As teachers we continually strive to explain to our students how they will use the mathematics they are learning in their daily lives. Many resources provide examples of laying tile for area, building fences for perimeter, and eating pizzas for the division of fractions as real-life applications of mathematical concepts. I believe that by using some of these examples in my teaching I have inadvertently misled some of my students to believe that mathematics only exists in specific, discrete examples. I am not saying that the applications I just cited are not helpful, but what if students do not want to build a fence or eat the remaining 1/3 of a pizza? Does that mean that mathematics does not play a meaningful role in their lives? Absolutely not!

I need to stress to the students I teach, that they do not need to wait until they build a fence, eat pizza or lay tile for the mathematics they are learning to play an integral role in their lives. We do not learn poetry just to write cinquain poems in language arts. We learn poetry because it opens up our minds to different ways to communicate ideas, to express emotion and to be moved by words. In the same way, the skills that students develop by representing mathematical ideas through diagrams and concrete materials help them to effectively visualize, represent and understand diverse ways of thinking and communicating ideas. These skills are not limited to mathematics classrooms – they relate to many facets of our students’ lives including storytelling, visual arts, dance, sports, and social activism. In essence, students are acquiring key learning competencies which are skills and knowledge that enable them to be successful life-long learners.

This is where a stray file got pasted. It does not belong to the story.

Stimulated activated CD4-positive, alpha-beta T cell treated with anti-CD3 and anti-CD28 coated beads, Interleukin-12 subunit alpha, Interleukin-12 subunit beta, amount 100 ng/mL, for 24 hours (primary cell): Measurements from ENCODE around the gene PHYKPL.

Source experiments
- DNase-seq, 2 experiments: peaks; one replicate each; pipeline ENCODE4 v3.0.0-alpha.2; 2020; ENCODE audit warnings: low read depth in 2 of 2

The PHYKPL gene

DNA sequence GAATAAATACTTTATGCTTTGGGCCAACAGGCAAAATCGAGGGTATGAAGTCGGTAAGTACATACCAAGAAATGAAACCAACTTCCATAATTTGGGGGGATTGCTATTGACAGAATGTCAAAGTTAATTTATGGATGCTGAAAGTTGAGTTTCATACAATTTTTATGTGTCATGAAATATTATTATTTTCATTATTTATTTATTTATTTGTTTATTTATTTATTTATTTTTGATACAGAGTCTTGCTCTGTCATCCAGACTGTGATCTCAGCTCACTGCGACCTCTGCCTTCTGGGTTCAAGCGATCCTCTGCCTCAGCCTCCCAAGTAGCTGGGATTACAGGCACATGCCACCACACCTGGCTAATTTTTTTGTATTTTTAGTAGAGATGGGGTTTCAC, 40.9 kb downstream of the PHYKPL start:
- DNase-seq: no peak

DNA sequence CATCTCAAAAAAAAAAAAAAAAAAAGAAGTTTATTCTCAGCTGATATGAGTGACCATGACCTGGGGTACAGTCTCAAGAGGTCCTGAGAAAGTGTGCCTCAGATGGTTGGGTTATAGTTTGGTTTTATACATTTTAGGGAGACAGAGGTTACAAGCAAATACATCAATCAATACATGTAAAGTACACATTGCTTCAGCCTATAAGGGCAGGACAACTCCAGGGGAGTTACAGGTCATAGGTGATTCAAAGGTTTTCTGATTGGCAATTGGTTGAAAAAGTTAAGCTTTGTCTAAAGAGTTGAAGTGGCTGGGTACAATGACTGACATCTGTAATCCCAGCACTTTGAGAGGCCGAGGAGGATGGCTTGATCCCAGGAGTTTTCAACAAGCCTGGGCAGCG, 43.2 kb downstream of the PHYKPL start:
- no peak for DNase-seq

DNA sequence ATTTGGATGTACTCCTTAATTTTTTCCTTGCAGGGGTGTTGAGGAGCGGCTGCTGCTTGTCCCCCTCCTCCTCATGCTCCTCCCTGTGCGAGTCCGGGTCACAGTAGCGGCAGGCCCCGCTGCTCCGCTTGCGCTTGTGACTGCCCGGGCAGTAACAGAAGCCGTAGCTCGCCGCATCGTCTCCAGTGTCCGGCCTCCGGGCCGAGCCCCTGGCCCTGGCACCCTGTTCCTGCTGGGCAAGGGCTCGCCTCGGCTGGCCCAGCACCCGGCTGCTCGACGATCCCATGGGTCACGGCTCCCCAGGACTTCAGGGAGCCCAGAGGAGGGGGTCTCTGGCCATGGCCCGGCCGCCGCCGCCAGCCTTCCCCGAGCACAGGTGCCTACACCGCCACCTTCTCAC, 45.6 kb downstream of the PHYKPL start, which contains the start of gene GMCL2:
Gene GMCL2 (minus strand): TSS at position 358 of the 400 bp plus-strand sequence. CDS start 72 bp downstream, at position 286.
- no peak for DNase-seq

Exploring different mathematical strategies and approaches helps us to think creatively, providing us with a lens through which we can view and appreciate our world. I know that I still need to do a better job of cultivating a mindset in which the students I teach understand and celebrate the fact that the mathematics they are learning has additional meaning in their lives beyond pizza, tiles and fences.

**PS…Truth be told, I have never laid tile, built a fence nor cared about how much of a 1/3 of a pizza I ate.**